Symptoms of AIDS can vary from person to person. A general list of symptoms include: rapid weight loss, recurring fever or night sweats, unexplained tiredness, prolonged swelling in the armpits, groin or neck, diarrhea lasting more than a week, sore in the mouth, anus or genitals, pneumonia, red/brown/pink/purple blotches under the skin or inside the mouth, nose or eyelids, and memory loss, depression or other neurologic disorders. (2) These symptoms could also be signs of other diseases and should be evaluated by a medical professional.
Without treatment people with AIDS typically survive about three years. Once you have an associated critical illness brought on by a depleted immune system your life expectancy falls to about one year. An ART treatment can still provide an extension of life at this stage, but not as effective as when initially diagnosed with HIV. Again, the key to living a longer healthier life is early detection and treatment!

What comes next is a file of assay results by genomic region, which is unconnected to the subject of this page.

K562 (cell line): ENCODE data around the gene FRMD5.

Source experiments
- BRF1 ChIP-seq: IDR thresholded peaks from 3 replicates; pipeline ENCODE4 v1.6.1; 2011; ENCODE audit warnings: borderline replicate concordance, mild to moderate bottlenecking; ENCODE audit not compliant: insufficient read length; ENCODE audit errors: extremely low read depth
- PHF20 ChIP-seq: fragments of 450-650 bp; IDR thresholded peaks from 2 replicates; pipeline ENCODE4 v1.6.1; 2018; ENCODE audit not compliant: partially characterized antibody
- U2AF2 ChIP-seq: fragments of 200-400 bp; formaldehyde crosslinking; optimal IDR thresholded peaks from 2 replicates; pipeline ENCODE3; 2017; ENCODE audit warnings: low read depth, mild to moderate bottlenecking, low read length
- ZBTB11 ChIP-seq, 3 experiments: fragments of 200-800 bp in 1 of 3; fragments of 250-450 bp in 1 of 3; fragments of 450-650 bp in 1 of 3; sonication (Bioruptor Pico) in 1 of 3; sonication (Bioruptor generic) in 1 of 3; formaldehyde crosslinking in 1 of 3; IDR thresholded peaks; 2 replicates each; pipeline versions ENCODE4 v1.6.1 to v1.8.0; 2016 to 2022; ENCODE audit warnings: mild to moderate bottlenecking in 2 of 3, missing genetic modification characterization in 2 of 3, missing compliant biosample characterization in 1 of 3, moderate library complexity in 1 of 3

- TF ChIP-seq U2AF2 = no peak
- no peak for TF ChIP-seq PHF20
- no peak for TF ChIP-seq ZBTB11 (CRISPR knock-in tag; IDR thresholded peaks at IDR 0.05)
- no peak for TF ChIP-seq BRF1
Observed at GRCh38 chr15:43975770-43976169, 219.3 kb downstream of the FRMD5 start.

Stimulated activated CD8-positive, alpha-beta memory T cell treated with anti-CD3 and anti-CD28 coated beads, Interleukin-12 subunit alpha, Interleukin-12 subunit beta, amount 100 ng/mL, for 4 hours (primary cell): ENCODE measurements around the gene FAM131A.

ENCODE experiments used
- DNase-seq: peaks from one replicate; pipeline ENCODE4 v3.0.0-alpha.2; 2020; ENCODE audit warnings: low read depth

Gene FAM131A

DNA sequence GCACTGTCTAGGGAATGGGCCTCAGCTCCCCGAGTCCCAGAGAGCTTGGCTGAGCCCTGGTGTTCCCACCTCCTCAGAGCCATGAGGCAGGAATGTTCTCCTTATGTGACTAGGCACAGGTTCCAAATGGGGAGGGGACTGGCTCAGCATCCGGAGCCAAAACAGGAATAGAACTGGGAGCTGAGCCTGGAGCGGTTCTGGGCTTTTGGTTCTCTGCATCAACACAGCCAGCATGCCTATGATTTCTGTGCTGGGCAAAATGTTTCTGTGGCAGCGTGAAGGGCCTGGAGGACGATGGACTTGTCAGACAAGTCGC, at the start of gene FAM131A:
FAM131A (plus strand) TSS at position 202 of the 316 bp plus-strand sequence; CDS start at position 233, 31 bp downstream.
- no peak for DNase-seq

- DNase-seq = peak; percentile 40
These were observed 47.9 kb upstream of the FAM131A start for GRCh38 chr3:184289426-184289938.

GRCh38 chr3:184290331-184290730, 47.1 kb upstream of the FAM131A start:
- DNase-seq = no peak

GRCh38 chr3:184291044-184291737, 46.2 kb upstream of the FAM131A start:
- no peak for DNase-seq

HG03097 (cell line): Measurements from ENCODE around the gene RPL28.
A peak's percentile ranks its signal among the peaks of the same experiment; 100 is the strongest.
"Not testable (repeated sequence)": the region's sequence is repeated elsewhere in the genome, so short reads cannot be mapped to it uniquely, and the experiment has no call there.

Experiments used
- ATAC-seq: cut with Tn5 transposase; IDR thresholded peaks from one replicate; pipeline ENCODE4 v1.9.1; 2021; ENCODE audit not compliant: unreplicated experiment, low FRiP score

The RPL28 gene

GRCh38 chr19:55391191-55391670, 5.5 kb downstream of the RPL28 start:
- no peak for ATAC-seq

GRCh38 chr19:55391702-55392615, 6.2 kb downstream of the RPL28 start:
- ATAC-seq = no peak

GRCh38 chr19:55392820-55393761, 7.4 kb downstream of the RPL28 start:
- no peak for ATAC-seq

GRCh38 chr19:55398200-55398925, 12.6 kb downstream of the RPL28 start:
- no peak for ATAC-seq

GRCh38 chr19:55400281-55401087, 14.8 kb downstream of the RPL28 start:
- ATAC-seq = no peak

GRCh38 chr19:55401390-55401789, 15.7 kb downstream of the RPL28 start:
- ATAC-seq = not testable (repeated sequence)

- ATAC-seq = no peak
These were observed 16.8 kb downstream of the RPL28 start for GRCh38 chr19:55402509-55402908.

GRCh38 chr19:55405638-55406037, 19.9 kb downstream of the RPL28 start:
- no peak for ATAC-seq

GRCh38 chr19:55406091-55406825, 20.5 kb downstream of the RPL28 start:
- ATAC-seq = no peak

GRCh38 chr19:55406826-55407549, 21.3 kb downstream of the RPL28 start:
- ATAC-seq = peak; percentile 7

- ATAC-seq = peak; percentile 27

How quickly someone moves through these stages has many factors. The first being early detection and treatment. It will also matter how healthy you were prior to contracting HIV and how much of the virus you were exposed to and its genetic characteristics. It will be important to take your treatment in a timely manner and stay in regular contact with your doctor. Equally important is to maintain a healthy lifestyle, such as getting exercise, eating a healthy diet and eliminating smoking. (1)
Statistics – US
New HIV Diagnoses in the United States by Age, 2016 (3)
US AIDS Diagnosis 2000-2016 (4)
Statistics – Global
Global population living with AIDS (5)
- (1) HIV.gov – What are HIV and AIDS?
- (2) HIV.gov – Symptoms of HIV
- (3) CDC.gov – US Statistics at a Glance
- (4) CDC.gov – Interactive charts and maps
- (5) HIV.gov – Global Statistics